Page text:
Annals of the West: embracing a concise account of principal events which have occurred in the western states and territories, from the discovery of the Mississippi Valley to the year eighteen hundred and fifty-six
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acres Allegheny Allegheny river American appointed army arrived attack bank boat British Canada Captain chiefs claims Clair Clark Colonel colony command commenced commissioners Congress council creek Delawares Detroit enemy English expedition favor fire force France French frontier garrison Governor horses hostile hundred Illinois Illinois river Indians inhabitants Iroquois Kaskaskia Kentucky Kickapoos killed Lake Erie lands legislature Logstown Louis Louisiana Miami miles militia Mississippi Missouri mouth Muskingum north-west North-Western Territory officers Ohio Ohio Company Ohio river Orleans party passed peace Pennsylvania persons Pittsburgh possession present prisoners provisions purchase received returned river Salle Sandusky savages sent settled settlements settlers Shawanese Simon Girty Sir William Johnson Six Nations soon Spain Spanish taken territory thence thousand tion took town trade treaty tribes troops United village Vincennes Virginia Wabash warriors Washington Wayne West western whole Wilkinson Wyandots
Seite 416 - It is agreed that creditors on either side shall meet with no lawful impediment to the recovery of the full value in sterling money, of all bona fide debts heretofore contracted.
Seite 472 - There shall be neither slavery nor involuntary servitude in the said territory, otherwise than in the punishment of crimes, whereof the party shall have been duly convicted : Provided always, That any person escaping into the same, from whom labor or service is lawfully claimed in any one of the original States, such fugitive may be lawfully reclaimed, and conveyed to the person claiming his or her labor or service as aforesaid.
Seite 472 - And whenever any of the said States shall have sixty thousand free inhabitants therein, such State shall be admitted, by its delegates, into the Congress of the United States, on an equal footing with the original States in all respects whatever ; and shall be at liberty to form a permanent constitution and State government. Provided the constitution and government so to be formed shall be republican, and in conformity to the principles contained in these articles...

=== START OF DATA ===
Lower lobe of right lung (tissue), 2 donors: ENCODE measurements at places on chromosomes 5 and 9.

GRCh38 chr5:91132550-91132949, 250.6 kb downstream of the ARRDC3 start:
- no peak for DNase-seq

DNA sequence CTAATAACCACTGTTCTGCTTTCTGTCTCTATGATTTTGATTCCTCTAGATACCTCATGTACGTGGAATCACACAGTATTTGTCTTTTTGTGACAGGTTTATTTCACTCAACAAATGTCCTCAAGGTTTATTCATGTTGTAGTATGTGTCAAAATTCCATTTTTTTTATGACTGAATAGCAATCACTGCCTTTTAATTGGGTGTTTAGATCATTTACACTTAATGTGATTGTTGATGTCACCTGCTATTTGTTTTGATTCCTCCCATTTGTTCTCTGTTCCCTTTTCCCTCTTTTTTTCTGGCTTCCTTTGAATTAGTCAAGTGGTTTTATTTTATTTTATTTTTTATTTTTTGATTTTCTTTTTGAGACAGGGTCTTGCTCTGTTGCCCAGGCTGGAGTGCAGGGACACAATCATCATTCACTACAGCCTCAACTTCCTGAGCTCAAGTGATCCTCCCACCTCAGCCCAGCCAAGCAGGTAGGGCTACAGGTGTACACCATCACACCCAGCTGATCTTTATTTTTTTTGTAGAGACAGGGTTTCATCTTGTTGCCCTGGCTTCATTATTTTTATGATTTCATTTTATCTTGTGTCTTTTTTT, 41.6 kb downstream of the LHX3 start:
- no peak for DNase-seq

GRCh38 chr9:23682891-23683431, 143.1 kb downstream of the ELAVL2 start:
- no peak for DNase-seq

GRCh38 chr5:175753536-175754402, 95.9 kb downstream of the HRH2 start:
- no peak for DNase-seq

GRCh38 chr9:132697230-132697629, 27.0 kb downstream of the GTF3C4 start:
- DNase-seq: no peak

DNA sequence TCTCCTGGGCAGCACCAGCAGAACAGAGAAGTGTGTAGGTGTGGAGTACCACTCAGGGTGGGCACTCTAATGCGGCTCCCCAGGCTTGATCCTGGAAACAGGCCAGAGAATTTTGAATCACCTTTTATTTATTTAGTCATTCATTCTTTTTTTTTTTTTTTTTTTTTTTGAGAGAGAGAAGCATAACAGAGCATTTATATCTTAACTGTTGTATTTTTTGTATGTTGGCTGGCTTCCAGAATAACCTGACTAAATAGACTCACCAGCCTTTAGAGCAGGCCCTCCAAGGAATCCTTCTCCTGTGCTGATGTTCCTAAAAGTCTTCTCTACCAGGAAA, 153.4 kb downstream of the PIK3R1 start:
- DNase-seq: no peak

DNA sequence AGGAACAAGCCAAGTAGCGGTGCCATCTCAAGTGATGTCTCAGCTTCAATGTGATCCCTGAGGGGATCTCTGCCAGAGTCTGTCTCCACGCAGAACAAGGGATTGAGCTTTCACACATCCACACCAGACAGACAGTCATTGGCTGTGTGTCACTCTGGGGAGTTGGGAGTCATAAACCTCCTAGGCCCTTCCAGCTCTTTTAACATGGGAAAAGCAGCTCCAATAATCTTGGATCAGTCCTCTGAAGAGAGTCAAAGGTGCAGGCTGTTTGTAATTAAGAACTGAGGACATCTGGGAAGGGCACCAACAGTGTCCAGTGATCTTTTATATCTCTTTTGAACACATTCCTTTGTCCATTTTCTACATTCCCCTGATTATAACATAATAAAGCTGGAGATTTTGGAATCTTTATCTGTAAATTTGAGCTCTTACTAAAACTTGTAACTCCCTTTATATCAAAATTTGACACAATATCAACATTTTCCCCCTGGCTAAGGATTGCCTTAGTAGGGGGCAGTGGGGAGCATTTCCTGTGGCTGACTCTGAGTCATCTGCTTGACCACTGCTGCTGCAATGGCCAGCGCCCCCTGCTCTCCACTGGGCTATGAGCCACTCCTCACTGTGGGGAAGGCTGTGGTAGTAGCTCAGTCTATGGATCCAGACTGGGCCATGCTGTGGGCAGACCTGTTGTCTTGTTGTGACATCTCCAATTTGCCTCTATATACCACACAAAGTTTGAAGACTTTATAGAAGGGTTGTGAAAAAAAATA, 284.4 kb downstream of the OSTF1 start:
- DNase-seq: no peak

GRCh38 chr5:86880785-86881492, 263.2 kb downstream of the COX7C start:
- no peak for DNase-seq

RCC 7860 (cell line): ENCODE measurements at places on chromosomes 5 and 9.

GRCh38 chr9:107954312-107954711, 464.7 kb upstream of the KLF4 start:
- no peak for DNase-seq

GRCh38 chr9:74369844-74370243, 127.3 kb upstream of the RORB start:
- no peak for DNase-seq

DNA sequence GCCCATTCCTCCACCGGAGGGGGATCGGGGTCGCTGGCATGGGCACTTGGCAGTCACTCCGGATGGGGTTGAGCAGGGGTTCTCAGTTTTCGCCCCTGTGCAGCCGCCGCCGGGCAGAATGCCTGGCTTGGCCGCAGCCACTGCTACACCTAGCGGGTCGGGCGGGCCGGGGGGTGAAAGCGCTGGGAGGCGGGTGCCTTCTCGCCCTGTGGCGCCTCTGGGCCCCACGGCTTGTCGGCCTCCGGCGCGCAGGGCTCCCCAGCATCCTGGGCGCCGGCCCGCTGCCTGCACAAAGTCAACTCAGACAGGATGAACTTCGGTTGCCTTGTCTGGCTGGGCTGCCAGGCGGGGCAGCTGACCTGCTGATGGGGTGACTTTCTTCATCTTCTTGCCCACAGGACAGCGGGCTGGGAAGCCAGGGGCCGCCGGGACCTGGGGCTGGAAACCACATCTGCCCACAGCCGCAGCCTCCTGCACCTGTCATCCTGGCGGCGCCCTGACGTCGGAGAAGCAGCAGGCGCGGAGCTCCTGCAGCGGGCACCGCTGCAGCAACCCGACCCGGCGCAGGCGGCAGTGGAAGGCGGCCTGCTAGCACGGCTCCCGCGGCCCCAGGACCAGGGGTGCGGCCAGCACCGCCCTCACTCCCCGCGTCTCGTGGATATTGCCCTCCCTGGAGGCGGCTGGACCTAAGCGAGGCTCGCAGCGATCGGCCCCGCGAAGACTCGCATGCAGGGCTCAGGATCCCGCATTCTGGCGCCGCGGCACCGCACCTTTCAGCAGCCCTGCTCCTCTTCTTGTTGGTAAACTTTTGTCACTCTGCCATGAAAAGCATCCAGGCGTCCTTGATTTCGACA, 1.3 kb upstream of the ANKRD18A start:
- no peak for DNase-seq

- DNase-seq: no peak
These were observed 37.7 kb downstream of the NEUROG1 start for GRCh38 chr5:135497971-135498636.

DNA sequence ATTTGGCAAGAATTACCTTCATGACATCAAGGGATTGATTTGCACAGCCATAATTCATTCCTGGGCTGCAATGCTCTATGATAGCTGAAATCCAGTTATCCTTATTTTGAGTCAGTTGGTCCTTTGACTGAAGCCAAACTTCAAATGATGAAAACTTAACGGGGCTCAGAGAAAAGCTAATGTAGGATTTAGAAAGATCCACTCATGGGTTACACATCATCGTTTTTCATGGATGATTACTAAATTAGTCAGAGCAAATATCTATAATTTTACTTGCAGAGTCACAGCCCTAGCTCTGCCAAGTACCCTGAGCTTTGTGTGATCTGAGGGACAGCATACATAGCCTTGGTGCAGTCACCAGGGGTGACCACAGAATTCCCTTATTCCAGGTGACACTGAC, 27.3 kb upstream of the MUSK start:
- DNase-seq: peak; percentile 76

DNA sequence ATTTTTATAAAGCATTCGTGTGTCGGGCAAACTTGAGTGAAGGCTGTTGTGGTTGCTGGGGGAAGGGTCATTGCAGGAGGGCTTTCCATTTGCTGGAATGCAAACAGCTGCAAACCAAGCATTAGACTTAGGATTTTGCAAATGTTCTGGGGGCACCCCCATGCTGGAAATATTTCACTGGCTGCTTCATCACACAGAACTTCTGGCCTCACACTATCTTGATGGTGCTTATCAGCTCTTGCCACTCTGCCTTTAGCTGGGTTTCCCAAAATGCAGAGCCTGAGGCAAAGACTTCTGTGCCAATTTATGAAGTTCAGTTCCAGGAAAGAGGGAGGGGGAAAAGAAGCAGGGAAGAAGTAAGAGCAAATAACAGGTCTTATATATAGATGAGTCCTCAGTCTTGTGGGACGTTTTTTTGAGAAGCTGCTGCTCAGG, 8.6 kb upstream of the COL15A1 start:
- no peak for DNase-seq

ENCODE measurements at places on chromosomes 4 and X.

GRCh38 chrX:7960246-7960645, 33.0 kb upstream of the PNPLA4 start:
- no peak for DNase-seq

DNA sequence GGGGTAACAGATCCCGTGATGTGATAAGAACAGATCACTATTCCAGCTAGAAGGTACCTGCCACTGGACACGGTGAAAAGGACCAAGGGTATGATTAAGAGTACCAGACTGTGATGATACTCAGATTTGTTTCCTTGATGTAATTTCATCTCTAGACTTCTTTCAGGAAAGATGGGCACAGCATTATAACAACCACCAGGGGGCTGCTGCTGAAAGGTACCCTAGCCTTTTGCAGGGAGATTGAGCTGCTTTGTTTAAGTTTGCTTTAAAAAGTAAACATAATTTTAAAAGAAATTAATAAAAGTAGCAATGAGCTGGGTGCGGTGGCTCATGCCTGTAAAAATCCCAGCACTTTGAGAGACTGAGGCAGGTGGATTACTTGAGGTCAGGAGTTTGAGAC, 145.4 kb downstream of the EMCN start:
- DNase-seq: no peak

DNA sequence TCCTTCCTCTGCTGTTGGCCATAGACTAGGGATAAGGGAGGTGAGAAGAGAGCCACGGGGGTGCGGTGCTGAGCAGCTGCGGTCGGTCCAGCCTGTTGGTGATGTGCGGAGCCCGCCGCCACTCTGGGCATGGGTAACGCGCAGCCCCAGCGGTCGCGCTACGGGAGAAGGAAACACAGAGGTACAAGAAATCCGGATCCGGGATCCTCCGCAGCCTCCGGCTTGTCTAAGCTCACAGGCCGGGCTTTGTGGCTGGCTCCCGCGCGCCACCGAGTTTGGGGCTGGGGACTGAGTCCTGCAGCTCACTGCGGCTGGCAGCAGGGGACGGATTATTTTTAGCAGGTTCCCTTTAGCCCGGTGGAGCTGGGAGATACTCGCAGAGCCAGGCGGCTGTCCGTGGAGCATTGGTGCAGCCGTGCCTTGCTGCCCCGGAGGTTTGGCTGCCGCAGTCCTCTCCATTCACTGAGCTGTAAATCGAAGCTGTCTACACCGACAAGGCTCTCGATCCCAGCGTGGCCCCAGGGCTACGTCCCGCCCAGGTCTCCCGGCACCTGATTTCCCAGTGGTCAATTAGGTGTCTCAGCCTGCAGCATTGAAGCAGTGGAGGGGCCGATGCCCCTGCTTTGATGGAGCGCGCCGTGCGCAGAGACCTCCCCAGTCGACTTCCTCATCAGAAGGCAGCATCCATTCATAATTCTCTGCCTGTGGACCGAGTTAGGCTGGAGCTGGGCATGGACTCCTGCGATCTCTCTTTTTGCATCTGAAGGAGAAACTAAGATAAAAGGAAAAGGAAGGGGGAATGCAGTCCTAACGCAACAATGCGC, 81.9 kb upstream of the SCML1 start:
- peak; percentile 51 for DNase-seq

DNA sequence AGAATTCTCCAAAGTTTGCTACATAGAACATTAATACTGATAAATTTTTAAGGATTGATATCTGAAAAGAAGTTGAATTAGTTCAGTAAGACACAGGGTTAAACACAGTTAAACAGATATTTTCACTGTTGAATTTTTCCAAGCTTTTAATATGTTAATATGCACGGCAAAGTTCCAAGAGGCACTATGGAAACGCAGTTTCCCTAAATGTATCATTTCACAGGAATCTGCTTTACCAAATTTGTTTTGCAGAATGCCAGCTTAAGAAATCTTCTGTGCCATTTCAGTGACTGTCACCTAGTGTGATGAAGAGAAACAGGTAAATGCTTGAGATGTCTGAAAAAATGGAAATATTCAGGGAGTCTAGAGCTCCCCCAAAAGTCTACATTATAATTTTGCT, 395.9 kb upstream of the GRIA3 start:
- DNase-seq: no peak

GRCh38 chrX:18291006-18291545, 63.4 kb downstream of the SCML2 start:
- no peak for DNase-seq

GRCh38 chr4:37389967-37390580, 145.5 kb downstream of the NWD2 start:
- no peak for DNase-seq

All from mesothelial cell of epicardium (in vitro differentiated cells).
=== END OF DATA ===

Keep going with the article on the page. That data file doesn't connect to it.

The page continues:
Seite 747 - ... any false, scandalous and malicious writing or writings against the government of the United States, or either house of the Congress of the United States...
Seite 413 - It is agreed, that the Congress shall earnestly recommend it to the legislatures of the respective states, to provide for the restitution of all estates, rights, and properties, which have been confiscated, belonging to real British subjects...
Seite 408 - Mississippi; thence by a line to be drawn along the middle of the said river Mississippi until it shall intersect the northernmost part of the thirty-first degree of north latitude. South by a line to be drawn due east from the determination of the line last mentioned, in the latitude of...
Seite 468 - The representatives thus elected, shall serve for the term of two years, and in case of the death of a representative, or removal from office, the governor shall issue a writ to the county or township for which he was a member, to elect another in his stead, to serve for the residue of the term.
Seite 470 - The inhabitants of the said territory, shall always be entitled to the benefits of the writ of habeas corpus, and of the trial by jury; of a proportionate representation of the people in the legislature, and of judicial proceedings according to the course of the common law.
Seite 470 - And, in the just preservation of rights and property, it is understood and declared that no law ought ever to be made or have force in the said Territory that shall, in any manner whatever, interfere with or affect private contracts, or engagements, bona fide, and without fraud previously formed.
Seite 748 - Government created by this compact was not made the exclusive or final judge of the extent of the powers delegated to itself; since that would have made its discretion, and not the Constitution, the measure of its powers; but that as in all other cases of compact among parties having no common judge, each party has an equal right to judge for itself, as well of infractions, as of the mode and measure of redress.